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China figures, landscapes, fire-arms, fire-irons,
portraits, mathematical instruments,
instruments of navigation, boots, shoes, umbrellas,
fenders, fishing-rods, saddles and bridles,
fiddles, books, key-bugles, and hearth-rugs.

Finally, he should come down-stairs again,
and have a talk with My Uncle. Then he
should learn how poor people, in buying articles
of sale from that part of My Uncle's mansion
in which such things are displayed, habitually
ask what such a thing would fetch if it were
offered in pawn; and frequently confess that
they are influenced in their choice by their
"handiness " in that regard. How this strange
forethought is conspicuous in costermongers
and fishwomen; the former often wearing
great squab brooches as convenient pledges,
and the latter massive silver rings.

Also, what wonderful things are offered in
pawn. How a child's caul is frequently
offered. How Bank of England notes are
often pawned for security's sake; especially
by hop-pickers, who have no settled home.
How gamblers have a superstitious idea that
pawnbrokers' money is lucky, and therefore
pawn bank-notes in order to get pawnbrokers'
cash to play with. How a thousand pound
note was once pawned by a gambler at a shop
near Charing Cross.

Further. How a German nobleman took
to a pawnbroker at the West End of London,
only three years ago, his wife's patent of
Spanish nobility. How the whole stock of an
apothecary's shop, including pills, perfumery,
draughts, bottles, ointments, counters, desks,
pestles, mortars, scales, and infinitesimal
weights, was once pawned, and remained
unredeemed for two years ; when it was taken
out to be started in business in a fashionable
neighbourhood. How there have been included
among pawnbrokers' pledges such extraordinary
articles as an immense dancing booth, well
known at fairs and races ; live parrots ; several
hundred-weight of human hair ; a travelling
carriage complete ; a horse and chaise ; and
some twelve thousand pounds worth (from one
place in one year) of manufactured silk. How
a thousand pounds was not long since lent
on Manchester goods, which it took My Uncle
and assistants four days to examine. But
most of these loans were not strictly
pawnbroking transactions ; being beyond the limits
set by the pawnbroking Act of Parliament,
and being effected under private agreement.

Likewise, how My Uncle, besides the
ordinary risks of his calling, occasionally
suffers from mistakes, not of his own
commission, as in the following case. One Saturday
night, a clergyman of the Church of
England having been dining with a friend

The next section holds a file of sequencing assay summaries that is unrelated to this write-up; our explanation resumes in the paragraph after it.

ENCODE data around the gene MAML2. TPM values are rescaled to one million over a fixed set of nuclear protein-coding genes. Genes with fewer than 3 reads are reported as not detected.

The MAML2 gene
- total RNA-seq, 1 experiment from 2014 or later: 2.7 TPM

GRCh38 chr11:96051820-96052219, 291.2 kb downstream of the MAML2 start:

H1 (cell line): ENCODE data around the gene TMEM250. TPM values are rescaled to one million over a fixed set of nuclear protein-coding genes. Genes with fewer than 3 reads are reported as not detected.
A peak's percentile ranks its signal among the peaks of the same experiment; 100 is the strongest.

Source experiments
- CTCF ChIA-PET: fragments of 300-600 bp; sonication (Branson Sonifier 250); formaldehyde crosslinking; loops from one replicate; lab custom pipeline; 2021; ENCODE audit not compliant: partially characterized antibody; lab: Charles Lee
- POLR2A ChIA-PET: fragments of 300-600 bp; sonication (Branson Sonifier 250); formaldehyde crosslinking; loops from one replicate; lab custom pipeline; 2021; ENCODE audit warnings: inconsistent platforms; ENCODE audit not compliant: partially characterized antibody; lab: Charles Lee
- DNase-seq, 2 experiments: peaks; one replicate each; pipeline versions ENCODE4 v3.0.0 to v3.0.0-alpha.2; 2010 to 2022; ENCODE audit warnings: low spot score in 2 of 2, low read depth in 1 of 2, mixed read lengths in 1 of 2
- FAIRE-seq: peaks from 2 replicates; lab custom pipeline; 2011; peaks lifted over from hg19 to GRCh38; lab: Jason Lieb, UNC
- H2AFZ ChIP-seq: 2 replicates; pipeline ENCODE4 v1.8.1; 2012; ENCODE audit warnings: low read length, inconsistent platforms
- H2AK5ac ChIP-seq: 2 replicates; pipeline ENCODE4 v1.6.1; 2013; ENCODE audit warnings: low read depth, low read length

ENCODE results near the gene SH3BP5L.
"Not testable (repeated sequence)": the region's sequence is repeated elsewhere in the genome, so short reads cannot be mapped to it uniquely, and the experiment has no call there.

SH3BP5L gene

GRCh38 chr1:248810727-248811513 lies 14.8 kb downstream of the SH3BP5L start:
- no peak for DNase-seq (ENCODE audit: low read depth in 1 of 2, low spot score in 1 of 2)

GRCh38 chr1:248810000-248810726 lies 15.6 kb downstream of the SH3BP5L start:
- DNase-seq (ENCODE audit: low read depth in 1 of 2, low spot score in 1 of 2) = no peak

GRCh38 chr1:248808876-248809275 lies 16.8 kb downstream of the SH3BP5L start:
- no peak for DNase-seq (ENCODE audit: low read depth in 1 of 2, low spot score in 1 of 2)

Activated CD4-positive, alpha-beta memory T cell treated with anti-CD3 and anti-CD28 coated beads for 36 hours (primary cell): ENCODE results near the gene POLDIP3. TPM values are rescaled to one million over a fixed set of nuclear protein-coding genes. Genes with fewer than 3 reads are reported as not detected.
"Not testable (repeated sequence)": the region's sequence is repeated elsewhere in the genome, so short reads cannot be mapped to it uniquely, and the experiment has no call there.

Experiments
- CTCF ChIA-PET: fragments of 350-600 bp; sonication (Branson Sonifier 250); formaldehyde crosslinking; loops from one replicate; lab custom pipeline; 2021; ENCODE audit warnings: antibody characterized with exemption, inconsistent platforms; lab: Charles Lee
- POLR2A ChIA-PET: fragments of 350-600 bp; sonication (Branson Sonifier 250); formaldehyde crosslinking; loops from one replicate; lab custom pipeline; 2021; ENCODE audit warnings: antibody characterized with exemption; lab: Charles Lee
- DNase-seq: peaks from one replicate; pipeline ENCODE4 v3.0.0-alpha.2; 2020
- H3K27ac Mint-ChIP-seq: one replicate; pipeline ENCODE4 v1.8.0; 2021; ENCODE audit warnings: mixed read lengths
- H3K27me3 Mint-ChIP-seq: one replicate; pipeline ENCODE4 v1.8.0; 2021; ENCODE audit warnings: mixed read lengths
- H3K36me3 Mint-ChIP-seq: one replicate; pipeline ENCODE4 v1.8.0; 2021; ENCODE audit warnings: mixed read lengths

(which phrase we use in a perfectly innocent
and literal sense), found himself walking
home in a heavy rain with no money in his
pocket, and no one at his chambers of whom
to borrow any when he got home. In this
difficulty, he stepped into My Uncle's, and
there deposited his great coat. About a month
afterwards, he called to redeem it ; but,
on its being produced, most positively denied
that that coat was his. Being a gentleman of
undoubted respectability, his assurance was
readily believed ; some unaccountable mistake
was supposed to have arisen at My Uncle's,
and he received a full and proper compensation
for his loss. Within a short time afterwards,
two gentlemen called upon My Uncle,
to remind him of the circumstance, to repay
the money, and to inform him that it had
since transpired, that the clergyman (then
dead) had taken from his friend's house a
coat that was not his own, and had never
discovered his error.

My Uncle's business is by no means confined
to the poorer classes. To support our third
proposition concerning himnamely, that he
has had greatness thrust upon himit is only
necessary to mention that he is in the
ordinary habit of dealing with the upper classes
of society. Such transactions are not so
numerous as his dealings with the humbler
orders, but they involve nearly as much
capital. Neither are they so profitable; because,
for every loan above two guineas, the charge
for interest is only three pence per month;
and the pressure of pecuniary circumstances
does not drive the better class of borrowers
to pledge and redeem so frequently as the
poorer; and thus to pay interest upon short
terms. My Uncle numbers amongst his more
aristocratic customers, barristers, clergymen,
baronets, noblemen (he has some peers on
his books), editors, wholesale-warehousemen,
painters, and musicians. He confesses that
the most business is brought to him by the
last-mentioned classesexcept small
manufacturers, shop-keepers, and Irish members
of Parliament ; who are even better
customers. Contrary to popular prejudice, My
Uncle flourishes when trade is brisk and
times are prosperous ; for then, people not in a
very large way of business, yet giving credit,
have most need of ready-money capital.

My Uncle is an active and skilful tradesman,
who conducts the details of his business,
and keeps his books, on quite a model system.
There is a prejudice against him; and his
calling may (as other callings may, incidentally)
furnish the reckless and dissipated with
means of carrying on their career. But, no
social system can be framed with an exclusive
reference to its dregs; and it is a fair question
whether My Uncle be not, to some striving
people, a real convenience and an absolute
necessity. Those who have plenty of money,
abundance of credit, or as much discount
as they want, will probably say, No. But they
may not be qualified to sit upon the Jury.

There is a popular idea that My Uncle
grinds the faces of the poor. It is
indisputable, however, that his business is placed
under very stringent restrictions; that it
requires him to do a great deal for a
halfpenny; and that it does not return greater
profits than many other trades. It used to

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